Achieving the Goal of Fasting

When one reads the spiritual lessons from the Fathers and Mothers of our Church, one realizes that they did not hold to a “one-size-fits-all” mentality when it came to spiritual discipline.  Often they set forth the ideal, but acknowledge that some cannot attain the ideal, but instead of despairing, these folk need to embrace what they can do.  All-or-nothing thinking is not necessarily the most spiritual way, but sometimes is the result of immature or distorted thinking.  St. John of Karpathos writes exactly this referring to fasting and some monks who could not keep the fast strictly due to health problems.  Even without fasting St. John tells them they can rid themselves of both demons and passions.

Once certain brethren, who were always ill and could not practice fasting, said to me: How is it possible for us without fasting to rid ourselves of the devil and the passions? To such people we should say: you can destroy and banish what is evil, and the demons that suggest this evil to you, not only by abstaining from food, but by calling with all your heart on God. For it is written: They cried to the Lord in their trouble and He delivered them (Ps. 107:6); and again: Out of the belly of hell I cried and Thou heardest my voice… Thou hast brought up my life from corruption (Jonah 2:2,6). Therefore until iniquity shall pass away that is, as long as sin still troubles me I will cry to God most high (Ps. 57:1-2 LXX), asking Him to bestow on me this great blessing: by His power to destroy within me the provocation to sin, blotting out the fantasies of my impassioned mind and rendering it image-free.

So, if you have not yet received the gift of self-control, know that the Lord is ready to hear you if you entreat Him with prayer and hope. Understanding the Lord’s will, then, do not be discouraged because of your inability to practice asceticism, but strive all the more to be delivered from the enemy through prayer and patient thanksgiving. If thoughts of weakness and distress force you to leave the city of fasting, take refuge in another city (cf. Matt. 10:23) that is, in prayer and thanksgiving. (The Philokalia, p. 314)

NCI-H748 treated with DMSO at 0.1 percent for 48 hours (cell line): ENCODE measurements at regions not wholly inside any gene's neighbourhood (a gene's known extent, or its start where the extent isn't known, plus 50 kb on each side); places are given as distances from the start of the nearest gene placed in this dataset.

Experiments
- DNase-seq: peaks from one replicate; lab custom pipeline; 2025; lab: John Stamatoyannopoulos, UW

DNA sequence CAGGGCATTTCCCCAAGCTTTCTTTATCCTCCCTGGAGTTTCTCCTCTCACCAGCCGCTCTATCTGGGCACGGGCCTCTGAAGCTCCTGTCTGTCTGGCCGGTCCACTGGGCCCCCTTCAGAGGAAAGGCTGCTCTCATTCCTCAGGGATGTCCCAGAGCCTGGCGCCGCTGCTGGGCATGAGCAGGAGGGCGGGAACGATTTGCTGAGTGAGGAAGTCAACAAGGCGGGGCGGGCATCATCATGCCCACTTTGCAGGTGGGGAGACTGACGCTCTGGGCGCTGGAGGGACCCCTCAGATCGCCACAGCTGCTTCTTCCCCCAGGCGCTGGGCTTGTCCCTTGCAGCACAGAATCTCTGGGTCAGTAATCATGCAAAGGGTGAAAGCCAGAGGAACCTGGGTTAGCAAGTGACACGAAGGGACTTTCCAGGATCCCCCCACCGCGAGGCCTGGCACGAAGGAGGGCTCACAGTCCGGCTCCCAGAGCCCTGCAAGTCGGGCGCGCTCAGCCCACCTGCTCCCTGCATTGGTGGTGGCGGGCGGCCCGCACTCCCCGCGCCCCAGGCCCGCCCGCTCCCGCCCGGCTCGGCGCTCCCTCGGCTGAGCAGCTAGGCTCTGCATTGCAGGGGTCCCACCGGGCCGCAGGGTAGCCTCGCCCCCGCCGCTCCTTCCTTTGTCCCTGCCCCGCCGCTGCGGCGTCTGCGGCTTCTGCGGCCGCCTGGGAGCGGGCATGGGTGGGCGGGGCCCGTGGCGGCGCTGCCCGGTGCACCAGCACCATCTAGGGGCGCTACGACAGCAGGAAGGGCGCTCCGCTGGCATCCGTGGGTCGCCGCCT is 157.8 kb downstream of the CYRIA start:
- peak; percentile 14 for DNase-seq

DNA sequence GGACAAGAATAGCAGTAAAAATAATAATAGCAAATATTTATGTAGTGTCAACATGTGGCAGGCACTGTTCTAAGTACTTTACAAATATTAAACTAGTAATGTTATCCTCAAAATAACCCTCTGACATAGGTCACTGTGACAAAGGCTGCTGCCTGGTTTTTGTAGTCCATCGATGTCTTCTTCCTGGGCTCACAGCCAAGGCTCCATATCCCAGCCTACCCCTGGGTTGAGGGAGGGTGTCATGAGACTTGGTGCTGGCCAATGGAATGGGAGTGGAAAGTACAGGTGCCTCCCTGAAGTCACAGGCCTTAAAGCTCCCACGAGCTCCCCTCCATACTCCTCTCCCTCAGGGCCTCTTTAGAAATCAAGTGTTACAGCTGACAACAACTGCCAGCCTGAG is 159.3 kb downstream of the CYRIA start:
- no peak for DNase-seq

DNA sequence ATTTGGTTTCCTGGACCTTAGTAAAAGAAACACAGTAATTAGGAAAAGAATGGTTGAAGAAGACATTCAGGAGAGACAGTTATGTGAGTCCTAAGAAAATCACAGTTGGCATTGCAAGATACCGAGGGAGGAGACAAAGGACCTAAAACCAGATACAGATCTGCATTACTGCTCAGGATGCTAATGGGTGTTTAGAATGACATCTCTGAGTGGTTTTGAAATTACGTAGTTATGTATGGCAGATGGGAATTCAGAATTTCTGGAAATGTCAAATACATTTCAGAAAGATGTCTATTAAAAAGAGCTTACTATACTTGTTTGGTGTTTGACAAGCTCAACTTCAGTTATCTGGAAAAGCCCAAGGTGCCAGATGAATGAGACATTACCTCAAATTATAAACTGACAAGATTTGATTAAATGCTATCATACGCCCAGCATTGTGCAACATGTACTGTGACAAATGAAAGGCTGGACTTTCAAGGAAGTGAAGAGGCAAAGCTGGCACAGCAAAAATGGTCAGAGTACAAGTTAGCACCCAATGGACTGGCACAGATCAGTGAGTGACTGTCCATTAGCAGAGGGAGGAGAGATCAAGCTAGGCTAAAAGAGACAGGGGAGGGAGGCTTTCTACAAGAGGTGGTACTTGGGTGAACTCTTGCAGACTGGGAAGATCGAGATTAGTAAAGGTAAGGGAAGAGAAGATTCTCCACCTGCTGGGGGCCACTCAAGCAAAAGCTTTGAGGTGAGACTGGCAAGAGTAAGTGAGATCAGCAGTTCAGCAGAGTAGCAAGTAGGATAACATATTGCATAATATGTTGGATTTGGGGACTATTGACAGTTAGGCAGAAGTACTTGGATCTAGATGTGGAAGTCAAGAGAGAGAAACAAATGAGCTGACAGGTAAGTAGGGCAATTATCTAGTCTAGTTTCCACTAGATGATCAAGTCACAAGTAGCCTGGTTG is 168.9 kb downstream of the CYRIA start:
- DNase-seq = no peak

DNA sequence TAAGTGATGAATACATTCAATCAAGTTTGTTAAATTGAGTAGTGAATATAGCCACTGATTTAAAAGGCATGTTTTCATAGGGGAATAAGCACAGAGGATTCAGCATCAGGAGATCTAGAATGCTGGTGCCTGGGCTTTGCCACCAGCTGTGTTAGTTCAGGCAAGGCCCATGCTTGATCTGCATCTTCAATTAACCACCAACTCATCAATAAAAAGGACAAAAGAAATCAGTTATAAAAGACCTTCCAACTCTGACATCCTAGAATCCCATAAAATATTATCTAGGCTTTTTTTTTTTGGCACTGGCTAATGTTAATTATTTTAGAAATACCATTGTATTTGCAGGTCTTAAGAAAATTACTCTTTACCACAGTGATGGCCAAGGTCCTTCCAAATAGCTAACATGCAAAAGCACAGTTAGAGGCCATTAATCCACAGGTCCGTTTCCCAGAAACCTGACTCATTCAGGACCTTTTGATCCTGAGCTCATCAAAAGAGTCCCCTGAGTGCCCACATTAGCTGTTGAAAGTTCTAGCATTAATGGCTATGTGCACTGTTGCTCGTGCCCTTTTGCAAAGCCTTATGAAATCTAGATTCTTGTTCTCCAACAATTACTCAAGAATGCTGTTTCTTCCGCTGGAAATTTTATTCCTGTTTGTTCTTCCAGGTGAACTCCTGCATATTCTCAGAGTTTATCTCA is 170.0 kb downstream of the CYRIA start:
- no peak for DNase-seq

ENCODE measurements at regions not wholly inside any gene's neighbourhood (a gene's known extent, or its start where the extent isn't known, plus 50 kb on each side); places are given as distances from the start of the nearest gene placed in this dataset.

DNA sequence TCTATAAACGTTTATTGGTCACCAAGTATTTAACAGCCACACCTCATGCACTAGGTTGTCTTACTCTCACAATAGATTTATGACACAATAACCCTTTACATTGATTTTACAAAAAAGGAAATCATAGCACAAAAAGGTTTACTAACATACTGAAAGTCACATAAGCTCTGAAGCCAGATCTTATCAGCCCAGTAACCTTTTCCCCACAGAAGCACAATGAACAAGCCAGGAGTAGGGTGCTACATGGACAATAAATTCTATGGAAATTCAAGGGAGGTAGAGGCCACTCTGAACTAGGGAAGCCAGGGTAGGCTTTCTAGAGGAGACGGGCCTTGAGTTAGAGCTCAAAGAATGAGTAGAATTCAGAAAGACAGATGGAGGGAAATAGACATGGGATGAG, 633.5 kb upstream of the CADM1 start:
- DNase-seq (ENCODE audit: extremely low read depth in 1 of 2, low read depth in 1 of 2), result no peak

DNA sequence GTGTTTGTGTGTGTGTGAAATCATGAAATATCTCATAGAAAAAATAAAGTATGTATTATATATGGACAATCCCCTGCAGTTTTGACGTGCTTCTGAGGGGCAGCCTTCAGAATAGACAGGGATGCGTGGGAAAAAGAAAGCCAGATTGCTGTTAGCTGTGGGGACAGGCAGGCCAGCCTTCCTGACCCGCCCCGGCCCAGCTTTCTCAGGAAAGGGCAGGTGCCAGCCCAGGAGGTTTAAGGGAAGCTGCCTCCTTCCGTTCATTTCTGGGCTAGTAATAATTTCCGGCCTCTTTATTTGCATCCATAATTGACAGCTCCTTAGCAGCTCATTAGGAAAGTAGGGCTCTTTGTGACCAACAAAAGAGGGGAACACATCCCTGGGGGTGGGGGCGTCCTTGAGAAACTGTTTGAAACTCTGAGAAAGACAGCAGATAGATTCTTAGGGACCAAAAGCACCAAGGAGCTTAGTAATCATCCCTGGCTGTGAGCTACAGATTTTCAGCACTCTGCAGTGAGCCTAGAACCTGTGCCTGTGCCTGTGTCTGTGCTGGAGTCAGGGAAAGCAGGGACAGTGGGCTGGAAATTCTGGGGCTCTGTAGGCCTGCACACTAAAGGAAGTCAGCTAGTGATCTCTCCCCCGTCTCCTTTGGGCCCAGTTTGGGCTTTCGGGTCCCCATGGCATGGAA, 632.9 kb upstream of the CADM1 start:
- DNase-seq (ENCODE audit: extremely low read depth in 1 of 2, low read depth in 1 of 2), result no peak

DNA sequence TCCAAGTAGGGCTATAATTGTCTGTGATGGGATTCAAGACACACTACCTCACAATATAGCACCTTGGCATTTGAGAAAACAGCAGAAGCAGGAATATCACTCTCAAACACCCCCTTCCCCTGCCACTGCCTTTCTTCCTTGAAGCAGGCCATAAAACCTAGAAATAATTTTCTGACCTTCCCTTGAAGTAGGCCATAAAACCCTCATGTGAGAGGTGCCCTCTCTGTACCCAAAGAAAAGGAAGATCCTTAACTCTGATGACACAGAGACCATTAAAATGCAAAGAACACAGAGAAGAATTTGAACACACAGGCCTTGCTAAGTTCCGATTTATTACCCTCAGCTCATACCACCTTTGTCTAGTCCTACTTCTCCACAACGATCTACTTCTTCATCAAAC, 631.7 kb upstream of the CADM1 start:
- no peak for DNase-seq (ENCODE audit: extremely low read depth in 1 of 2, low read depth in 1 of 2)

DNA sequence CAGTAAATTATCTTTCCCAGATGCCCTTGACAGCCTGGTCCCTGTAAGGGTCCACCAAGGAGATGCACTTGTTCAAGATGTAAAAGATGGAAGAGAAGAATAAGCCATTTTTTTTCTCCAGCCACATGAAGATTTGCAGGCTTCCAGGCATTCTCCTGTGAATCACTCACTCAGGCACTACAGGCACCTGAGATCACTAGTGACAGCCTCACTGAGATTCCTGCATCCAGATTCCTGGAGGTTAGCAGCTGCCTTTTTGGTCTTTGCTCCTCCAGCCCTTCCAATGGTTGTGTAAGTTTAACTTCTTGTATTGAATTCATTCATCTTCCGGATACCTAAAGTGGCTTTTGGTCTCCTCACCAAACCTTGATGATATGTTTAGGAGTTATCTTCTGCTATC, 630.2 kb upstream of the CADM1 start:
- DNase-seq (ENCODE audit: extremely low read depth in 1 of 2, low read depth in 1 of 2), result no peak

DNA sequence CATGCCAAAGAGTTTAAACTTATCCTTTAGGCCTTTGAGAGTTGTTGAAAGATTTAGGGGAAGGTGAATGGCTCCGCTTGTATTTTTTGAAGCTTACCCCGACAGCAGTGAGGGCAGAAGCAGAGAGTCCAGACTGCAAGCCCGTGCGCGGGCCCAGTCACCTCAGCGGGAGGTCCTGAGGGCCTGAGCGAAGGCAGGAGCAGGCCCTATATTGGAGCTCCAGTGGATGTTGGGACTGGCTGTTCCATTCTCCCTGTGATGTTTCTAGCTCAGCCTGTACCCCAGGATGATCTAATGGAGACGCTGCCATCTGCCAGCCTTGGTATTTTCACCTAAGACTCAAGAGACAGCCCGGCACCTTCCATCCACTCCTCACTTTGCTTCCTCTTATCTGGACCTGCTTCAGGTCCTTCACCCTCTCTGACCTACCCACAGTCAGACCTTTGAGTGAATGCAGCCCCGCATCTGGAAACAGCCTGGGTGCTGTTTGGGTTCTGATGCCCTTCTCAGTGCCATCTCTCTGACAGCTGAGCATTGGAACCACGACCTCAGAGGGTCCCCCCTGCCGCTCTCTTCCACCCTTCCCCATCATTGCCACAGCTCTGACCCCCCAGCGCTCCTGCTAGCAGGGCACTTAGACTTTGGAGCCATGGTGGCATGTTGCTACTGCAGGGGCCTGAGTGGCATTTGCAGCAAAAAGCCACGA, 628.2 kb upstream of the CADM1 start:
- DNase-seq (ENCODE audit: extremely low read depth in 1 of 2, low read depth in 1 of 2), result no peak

The Theotokos as an Image of the Church

It might not be surprising that the use of a virgin-mother as an image of the Church began to be paralleled at this time by the use of Mary, virgin and mother, for the same purpose. Preceded by Ephrem in the East, Ambrose was the first to develop this metaphor in the West, and in an important passage he does so in terms that recall his virgin-mother-Church metaphor. After recounting the relationship between Mary and Joseph as recorded in the Gospel of Luke, he comments on its deeper meaning:

Let us address the mystery: She was truly espoused, but a virgin, because she is a type of the Church, which is immaculate but married. As a virgin she begot us form the Spirit, as a virgin she bears us without groaning. And this is perhaps why the holy Mary, although married to one person, was impregnated by another, because the individual churches as well are in fact filled with the Spirit and with grace, while simultaneously being joined under the aegis of a temporal priest.

(Boniface Ramsey, Beginning to Read the Fathers, pp. 112-113)

The Dormition Fast (2016)

August 1 each year marks the beginning of the Dormition Fast.  This 14 day summer fast prepares us for the Feast of the Dormition which is the last of the 12 Great Feasts in the Orthodox church year calendar. In Orthodoxy, the human problem is often understood to be an issue of the human will.  In order for God to heal the fallen will, humans have to learn to control their own will and even to deny it. It is our own will and self-centered demand to have our own way which separates us from God.   By denying our self, we open our heart and mind to seeking God’s will.  This opens us up to the healing and saving action of Christ.   Metropolitan Kallistos Ware writes:

“An essential aspect of guarding the heart is warfare against the passions. By ‘passion’ here is meant not just sexual lust, but any disordered appetite or longing that violently takes possession of the soul: anger, jealousy, gluttony, avarice, lust for power, pride, and the rest. Many of the Fathers treat the passions as something intrinsically evil, that is to say, as inward diseases alien to man’s true nature. Some of them, however, adopt a more positive standpoint, regarding the passions as dynamic impulses originally placed in man by God, and so fundamentally good, although at present distorted by sin. On this second and more subtle view, our aim is not to eliminate the passions but to redirect their energy.

Uncontrolled rage must be turned into righteous indignation,

spiteful jealousy into zeal for the truth,

sexual lust into an eros that is pure in its fervor.